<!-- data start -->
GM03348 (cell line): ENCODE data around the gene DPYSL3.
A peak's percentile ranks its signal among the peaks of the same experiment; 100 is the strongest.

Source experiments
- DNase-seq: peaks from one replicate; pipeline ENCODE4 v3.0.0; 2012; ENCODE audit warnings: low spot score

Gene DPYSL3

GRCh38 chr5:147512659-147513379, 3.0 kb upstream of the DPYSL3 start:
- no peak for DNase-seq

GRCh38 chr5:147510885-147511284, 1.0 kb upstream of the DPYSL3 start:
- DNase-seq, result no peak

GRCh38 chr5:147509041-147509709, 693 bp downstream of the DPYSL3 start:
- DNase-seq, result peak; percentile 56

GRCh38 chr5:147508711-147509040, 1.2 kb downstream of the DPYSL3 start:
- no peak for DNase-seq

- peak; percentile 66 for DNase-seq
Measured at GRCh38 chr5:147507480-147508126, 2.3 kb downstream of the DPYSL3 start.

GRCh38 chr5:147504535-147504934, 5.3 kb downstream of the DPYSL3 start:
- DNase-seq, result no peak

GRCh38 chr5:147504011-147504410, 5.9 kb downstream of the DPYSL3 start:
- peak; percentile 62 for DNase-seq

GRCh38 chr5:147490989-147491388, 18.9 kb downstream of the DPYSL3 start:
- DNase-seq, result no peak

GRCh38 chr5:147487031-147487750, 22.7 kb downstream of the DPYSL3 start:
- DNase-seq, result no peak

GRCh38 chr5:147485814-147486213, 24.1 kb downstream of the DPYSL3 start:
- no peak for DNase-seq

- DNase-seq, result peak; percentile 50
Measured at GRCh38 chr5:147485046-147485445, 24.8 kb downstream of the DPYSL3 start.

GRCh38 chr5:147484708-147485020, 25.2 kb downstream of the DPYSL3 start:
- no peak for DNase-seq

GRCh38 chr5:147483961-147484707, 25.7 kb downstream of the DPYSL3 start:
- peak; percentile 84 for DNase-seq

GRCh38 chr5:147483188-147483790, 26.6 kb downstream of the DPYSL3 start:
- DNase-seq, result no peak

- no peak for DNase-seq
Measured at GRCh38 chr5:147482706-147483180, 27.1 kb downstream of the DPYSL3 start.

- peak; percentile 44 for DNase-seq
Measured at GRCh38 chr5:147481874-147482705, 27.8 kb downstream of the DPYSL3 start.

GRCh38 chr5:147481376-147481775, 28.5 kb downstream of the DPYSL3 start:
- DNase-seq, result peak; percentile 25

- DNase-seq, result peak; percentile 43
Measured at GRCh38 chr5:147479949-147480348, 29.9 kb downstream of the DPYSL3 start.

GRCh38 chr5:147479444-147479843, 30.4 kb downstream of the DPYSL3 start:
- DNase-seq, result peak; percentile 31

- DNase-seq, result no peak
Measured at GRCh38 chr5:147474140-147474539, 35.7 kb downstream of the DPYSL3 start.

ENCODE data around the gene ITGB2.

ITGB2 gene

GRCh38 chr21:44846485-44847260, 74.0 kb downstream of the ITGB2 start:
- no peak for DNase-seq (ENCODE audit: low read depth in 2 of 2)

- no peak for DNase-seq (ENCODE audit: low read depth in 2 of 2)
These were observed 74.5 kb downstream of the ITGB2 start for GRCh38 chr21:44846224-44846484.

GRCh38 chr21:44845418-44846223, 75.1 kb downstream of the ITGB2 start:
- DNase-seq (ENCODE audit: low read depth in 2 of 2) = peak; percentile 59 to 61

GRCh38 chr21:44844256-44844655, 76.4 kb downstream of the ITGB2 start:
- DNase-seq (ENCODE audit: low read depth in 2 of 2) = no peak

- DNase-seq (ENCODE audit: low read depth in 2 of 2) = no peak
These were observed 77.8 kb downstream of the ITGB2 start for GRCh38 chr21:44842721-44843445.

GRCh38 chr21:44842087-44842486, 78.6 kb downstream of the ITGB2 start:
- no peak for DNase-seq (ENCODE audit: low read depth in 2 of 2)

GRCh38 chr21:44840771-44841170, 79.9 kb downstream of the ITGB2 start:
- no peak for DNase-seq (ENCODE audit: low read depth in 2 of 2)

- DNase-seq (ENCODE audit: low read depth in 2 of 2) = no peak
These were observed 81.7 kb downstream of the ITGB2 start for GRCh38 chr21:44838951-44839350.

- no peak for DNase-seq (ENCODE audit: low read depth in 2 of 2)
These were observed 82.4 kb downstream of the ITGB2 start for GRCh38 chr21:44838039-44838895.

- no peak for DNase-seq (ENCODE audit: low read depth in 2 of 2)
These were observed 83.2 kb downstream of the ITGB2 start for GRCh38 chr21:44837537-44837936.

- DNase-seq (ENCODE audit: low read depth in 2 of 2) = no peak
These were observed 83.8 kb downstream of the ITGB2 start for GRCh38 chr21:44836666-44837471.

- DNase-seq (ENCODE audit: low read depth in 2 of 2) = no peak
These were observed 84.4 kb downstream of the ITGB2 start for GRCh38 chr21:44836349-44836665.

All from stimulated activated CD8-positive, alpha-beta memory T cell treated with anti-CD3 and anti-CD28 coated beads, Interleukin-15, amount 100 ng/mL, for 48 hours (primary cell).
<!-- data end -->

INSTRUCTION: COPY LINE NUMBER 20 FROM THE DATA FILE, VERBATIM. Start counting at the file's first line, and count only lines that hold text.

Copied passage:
GRCh38 chr5:147490989-147491388, 18.9 kb downstream of the DPYSL3 start: